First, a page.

ONE in six Dublin primary school students miss more than 20 days of school a year, according to a report published by the National Education Welfare Board.
The report also revealed how nearly one in five post-primary students in the capital miss more than 20 school days every year.
Labour TD John Lyons, a former teacher, raised the issue in the Dail when he asked Minister for Children and Youth Affairs Frances Fitzgerald for a breakdown of the figures for his own constituency, Dublin North West.
Mr Lyons told the Herald that nothing is being done to punish parents whose children are missing more than 20 days a year.
"The National Education Welfare Board hasn't been strong at taking serious action. It's a good set-up but the delivery on good attendance just isn't there.
"As far as I'm aware there is legislation allowing for parents to be brought to court for their children having very high levels of absenteeism. Obviously everything possible is being done to avoid that.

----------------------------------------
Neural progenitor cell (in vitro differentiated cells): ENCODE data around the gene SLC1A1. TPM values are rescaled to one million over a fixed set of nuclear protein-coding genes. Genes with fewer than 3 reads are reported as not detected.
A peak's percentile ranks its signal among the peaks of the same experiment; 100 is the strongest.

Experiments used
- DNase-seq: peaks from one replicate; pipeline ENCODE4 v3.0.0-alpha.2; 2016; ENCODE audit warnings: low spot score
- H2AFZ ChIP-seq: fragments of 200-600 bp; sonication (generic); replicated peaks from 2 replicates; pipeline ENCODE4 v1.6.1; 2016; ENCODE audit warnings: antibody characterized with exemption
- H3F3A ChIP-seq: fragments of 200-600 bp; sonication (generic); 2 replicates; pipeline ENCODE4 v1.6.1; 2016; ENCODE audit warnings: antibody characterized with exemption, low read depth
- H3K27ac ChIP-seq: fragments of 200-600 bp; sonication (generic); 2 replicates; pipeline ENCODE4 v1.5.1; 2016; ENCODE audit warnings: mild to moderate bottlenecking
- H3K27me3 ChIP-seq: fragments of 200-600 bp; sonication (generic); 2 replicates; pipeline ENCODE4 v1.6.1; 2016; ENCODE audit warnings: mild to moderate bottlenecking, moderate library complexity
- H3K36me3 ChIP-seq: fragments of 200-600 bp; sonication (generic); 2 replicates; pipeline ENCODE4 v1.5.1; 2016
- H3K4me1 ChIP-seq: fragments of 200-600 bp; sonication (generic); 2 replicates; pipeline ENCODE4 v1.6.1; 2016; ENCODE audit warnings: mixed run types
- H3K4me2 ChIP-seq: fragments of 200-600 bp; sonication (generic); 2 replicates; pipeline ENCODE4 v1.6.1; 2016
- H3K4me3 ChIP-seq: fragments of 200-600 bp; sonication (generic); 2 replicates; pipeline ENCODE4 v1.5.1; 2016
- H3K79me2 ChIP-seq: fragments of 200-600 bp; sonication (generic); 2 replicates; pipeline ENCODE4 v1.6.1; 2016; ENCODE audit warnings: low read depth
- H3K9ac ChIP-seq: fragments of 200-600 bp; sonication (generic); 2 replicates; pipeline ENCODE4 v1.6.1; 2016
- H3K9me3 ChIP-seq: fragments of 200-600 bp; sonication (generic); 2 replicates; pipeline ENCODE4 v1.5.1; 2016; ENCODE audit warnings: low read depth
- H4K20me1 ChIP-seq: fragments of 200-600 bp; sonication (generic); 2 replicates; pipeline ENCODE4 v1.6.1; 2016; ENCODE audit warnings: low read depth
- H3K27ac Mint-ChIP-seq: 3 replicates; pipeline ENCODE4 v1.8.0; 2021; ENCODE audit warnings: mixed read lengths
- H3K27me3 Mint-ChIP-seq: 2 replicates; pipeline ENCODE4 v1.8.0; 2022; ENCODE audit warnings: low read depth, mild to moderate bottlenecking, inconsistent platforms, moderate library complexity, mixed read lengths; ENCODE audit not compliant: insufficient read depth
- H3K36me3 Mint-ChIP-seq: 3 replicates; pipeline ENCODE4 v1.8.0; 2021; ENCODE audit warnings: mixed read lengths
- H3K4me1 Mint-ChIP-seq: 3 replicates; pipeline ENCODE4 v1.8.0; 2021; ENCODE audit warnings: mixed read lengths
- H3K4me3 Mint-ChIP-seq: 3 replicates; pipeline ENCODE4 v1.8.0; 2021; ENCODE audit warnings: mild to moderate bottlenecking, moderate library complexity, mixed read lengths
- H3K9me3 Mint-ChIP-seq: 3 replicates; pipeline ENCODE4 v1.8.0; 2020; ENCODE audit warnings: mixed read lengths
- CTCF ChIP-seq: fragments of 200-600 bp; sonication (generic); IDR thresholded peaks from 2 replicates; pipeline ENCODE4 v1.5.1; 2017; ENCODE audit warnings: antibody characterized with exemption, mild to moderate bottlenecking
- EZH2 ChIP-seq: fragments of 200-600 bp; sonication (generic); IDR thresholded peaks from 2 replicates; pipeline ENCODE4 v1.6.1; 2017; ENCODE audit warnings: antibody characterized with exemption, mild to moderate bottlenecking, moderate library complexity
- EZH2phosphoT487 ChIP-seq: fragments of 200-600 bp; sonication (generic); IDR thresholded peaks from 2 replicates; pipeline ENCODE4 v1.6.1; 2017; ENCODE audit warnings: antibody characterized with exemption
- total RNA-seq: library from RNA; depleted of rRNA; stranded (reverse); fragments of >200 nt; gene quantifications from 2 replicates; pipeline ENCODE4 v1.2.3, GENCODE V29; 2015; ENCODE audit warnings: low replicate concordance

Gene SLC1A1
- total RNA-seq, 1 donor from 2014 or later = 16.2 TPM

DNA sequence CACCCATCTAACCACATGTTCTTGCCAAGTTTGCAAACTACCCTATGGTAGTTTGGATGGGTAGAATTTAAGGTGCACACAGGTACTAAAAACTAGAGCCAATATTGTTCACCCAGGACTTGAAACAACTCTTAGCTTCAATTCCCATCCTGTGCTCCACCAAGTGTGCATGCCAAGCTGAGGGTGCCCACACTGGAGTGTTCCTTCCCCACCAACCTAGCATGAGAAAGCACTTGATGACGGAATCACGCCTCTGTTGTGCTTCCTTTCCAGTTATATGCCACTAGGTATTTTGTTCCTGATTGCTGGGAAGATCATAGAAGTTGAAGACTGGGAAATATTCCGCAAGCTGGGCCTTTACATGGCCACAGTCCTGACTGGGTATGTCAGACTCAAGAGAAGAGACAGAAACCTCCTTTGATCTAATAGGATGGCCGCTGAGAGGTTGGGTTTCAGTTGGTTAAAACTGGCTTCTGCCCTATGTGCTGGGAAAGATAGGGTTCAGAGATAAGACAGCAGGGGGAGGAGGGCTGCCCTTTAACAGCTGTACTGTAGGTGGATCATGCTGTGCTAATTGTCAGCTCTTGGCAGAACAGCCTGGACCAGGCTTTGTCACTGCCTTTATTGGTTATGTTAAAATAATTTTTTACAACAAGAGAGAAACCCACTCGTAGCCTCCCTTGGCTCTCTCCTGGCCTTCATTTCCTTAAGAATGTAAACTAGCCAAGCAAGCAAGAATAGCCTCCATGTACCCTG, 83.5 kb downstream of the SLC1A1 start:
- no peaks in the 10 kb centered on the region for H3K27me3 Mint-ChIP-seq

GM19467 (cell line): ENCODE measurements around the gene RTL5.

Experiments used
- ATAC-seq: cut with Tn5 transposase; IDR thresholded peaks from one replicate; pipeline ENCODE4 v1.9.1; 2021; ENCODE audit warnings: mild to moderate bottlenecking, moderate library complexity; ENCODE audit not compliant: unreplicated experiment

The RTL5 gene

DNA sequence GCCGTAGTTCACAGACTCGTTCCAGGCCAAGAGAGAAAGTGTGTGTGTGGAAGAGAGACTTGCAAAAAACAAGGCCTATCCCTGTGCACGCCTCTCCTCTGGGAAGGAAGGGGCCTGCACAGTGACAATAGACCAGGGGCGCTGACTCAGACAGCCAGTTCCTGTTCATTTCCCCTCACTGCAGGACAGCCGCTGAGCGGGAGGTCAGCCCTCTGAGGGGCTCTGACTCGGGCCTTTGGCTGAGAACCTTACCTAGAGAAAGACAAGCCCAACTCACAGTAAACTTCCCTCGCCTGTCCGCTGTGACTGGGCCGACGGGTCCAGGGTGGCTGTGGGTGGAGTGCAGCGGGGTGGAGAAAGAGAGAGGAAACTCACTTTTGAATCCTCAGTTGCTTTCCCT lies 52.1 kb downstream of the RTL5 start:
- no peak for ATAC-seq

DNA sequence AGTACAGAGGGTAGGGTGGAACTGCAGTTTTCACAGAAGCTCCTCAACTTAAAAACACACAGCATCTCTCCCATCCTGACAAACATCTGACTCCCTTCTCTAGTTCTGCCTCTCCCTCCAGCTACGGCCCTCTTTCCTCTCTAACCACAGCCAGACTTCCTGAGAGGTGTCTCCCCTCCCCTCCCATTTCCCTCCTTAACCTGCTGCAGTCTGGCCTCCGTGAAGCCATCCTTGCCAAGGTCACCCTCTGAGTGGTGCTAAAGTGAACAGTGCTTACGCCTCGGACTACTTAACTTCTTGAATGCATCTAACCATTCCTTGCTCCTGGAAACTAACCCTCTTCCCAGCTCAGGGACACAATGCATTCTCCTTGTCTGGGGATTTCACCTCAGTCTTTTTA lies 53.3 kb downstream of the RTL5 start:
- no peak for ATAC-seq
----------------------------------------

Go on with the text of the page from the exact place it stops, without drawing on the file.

"I can't think of a good, morally reasonable punishment. Fines might work, but I don't really want to see us go down that route.
"There are a number of reasons for poor attendance, such as a lack of parents' understanding of the importance of sending children to school, even if they're late. Some parents have an attitude of 'Ah you're late, you may as well stay home'," he said.
"Bullying is also possibly an element and possibly a very serious element."
Deputy Lyons said some localised programs have successfully increased attendance.
"In Ballymun, they've increased attendance by 85pc. It's that kind of bottom-up approach that seems to work best.
Deputy Lyons said he believed any absences could have lasting effects.
The report only examined county Dublin schools, but Deputy Lyons believes the figures are representative of the entire country.